Having reviewed the patent as a whole, the judge rejected the "exact values" approach contended for by the defendant. This was inconsistent with the description which set out a number of values stated to several decimal places – had "exactly 1 to 25" been intended, this would have been inconsistent with that disclosure. He also rejected the first instance judge's approach of applying significant figures to the ends of the claimed range. He noted the anomaly that there would be different degrees of precision at each end and hence asymmetry in the claim. On the evidence and having reviewed the patent, he considered the "nearest whole number" approach to be the right one. The numbers in the claim conveyed a degree of accuracy with which the skilled addressee needs to make a determination of the relevant concentrations, and this should logically be same at both ends of the claim. . Accordingly, the limits were interpreted as being to the nearest whole number, which therefore meant the range extended between 0.5% and 25.4%. There was therefore infringement.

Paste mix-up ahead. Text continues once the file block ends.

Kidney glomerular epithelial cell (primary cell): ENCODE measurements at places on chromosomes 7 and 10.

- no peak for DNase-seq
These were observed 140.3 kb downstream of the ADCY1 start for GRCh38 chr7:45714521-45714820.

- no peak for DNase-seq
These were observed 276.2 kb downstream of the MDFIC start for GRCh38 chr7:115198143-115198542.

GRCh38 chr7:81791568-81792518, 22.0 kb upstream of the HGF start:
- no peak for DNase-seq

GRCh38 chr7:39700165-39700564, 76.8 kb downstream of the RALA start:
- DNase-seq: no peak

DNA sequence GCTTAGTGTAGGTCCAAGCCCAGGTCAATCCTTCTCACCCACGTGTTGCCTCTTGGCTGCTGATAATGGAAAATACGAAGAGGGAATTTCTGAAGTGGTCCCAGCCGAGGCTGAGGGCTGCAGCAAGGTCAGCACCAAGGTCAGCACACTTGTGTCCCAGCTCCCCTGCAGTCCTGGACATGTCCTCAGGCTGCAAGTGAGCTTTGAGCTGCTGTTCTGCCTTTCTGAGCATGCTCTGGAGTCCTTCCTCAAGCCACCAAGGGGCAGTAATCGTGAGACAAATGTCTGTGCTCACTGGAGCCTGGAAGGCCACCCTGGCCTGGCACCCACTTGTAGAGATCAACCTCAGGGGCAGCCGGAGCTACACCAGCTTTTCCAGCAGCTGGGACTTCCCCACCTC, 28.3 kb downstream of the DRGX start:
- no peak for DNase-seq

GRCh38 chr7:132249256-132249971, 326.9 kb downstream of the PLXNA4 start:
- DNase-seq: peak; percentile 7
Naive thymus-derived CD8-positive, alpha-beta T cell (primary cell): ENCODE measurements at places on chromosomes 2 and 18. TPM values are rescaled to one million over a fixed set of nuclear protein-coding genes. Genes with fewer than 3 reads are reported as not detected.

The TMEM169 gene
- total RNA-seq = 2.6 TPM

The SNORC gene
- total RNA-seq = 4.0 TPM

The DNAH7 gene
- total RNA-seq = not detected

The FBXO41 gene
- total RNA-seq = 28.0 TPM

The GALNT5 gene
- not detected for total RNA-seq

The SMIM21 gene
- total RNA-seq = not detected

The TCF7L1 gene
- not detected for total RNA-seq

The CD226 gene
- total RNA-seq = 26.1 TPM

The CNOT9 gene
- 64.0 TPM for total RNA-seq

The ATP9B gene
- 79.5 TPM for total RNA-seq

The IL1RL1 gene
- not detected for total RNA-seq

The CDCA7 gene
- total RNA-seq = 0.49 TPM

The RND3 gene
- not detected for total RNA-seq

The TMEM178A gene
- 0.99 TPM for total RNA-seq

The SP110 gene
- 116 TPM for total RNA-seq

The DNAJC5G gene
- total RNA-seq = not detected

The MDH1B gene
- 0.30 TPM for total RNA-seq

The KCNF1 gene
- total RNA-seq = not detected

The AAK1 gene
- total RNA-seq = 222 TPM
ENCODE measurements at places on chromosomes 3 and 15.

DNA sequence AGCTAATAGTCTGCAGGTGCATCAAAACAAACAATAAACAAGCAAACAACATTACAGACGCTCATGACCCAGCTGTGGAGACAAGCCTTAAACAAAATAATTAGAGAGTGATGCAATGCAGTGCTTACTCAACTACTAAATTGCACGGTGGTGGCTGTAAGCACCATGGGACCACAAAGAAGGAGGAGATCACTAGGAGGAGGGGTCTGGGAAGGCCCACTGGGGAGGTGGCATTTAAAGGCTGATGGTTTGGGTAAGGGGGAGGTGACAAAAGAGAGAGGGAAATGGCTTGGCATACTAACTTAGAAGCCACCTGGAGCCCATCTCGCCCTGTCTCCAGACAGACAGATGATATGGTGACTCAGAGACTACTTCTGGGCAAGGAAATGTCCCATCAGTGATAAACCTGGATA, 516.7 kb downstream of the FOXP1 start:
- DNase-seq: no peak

The clear message from this decision is that there is no single applicable approach to interpreting numerical limits. Significant figures, exact values or whole numbers each have their place. Numerical limits will be construed in context, taking into account what the patentee will be understood to have been trying to convey by choosing to express the limits in the way they were. This involves considering such limits with care, both when claiming and considering the validity or infringement of such a claim.


  1. Smith & Nephew v Convactec [2015] EWCA Civ 607
  2. It should be noted that this is far from being the only approach adopted in the EPO.
  3. Kirin Amgen Inc v Hoechst Marion Roussel Ltd [2004] UKHL 46
  4. PLG v Ardon [1993] FSR 197
  5. Auchincloss v Agricultural & Veterinary Supplies Ltd [1997] RPC 649
  6. Lubrizol v Esso [1997] RPC 195
  7. TH Goldschmidt v EOC Belgium (25 January 2000)